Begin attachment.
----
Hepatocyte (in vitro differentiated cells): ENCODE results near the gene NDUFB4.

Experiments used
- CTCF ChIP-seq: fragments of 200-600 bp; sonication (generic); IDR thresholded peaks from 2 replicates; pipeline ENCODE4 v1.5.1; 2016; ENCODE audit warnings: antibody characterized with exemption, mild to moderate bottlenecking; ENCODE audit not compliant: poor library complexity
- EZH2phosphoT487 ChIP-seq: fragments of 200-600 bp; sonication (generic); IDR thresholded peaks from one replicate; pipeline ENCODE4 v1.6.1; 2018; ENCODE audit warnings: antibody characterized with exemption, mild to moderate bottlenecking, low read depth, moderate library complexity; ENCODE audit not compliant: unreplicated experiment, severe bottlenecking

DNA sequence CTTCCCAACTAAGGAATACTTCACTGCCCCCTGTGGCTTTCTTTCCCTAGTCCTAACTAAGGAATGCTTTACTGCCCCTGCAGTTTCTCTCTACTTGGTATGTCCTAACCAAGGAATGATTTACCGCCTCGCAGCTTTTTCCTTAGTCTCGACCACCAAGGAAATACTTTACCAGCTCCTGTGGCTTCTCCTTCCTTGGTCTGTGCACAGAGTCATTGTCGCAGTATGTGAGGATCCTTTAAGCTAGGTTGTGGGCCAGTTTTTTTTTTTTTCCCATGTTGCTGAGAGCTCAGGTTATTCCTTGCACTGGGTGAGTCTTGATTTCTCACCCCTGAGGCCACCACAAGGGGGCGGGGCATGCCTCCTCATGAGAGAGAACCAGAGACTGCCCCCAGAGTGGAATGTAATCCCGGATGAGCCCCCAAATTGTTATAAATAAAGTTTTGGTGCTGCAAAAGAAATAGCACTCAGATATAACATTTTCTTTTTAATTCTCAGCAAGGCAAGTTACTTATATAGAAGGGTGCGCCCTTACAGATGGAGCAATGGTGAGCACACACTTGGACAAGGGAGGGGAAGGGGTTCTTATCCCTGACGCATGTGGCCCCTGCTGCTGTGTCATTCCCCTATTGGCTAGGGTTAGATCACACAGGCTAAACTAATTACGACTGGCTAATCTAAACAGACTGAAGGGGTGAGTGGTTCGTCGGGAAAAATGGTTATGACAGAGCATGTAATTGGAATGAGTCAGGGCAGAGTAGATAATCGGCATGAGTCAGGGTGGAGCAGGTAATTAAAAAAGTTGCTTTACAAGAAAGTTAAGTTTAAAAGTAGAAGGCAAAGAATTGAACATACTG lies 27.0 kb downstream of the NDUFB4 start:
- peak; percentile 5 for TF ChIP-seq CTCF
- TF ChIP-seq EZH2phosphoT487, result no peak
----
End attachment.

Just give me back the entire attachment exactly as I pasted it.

Hepatocyte (in vitro differentiated cells): ENCODE results near the gene NDUFB4.

Experiments used
- CTCF ChIP-seq: fragments of 200-600 bp; sonication (generic); IDR thresholded peaks from 2 replicates; pipeline ENCODE4 v1.5.1; 2016; ENCODE audit warnings: antibody characterized with exemption, mild to moderate bottlenecking; ENCODE audit not compliant: poor library complexity
- EZH2phosphoT487 ChIP-seq: fragments of 200-600 bp; sonication (generic); IDR thresholded peaks from one replicate; pipeline ENCODE4 v1.6.1; 2018; ENCODE audit warnings: antibody characterized with exemption, mild to moderate bottlenecking, low read depth, moderate library complexity; ENCODE audit not compliant: unreplicated experiment, severe bottlenecking

DNA sequence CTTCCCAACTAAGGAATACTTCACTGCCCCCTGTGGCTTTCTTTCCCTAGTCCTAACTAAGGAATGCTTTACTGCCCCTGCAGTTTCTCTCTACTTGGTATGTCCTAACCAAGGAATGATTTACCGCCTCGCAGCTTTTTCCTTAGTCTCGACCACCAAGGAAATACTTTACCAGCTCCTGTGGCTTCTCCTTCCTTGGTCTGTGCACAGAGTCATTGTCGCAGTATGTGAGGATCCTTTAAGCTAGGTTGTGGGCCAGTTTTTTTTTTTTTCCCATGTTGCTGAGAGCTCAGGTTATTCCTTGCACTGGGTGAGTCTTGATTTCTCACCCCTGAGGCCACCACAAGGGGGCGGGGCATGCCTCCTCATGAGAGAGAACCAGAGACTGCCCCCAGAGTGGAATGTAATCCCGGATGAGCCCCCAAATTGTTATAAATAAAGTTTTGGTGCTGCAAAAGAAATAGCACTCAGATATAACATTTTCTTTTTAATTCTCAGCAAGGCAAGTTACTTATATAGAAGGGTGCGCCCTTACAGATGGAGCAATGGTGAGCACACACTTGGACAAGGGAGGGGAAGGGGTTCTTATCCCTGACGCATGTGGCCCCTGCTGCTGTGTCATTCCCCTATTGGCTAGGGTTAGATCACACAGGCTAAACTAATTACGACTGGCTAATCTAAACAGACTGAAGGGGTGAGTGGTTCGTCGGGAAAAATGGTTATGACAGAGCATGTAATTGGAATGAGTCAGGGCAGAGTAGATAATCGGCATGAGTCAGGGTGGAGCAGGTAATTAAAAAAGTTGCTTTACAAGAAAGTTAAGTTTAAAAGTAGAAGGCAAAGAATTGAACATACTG lies 27.0 kb downstream of the NDUFB4 start:
- peak; percentile 5 for TF ChIP-seq CTCF
- TF ChIP-seq EZH2phosphoT487, result no peak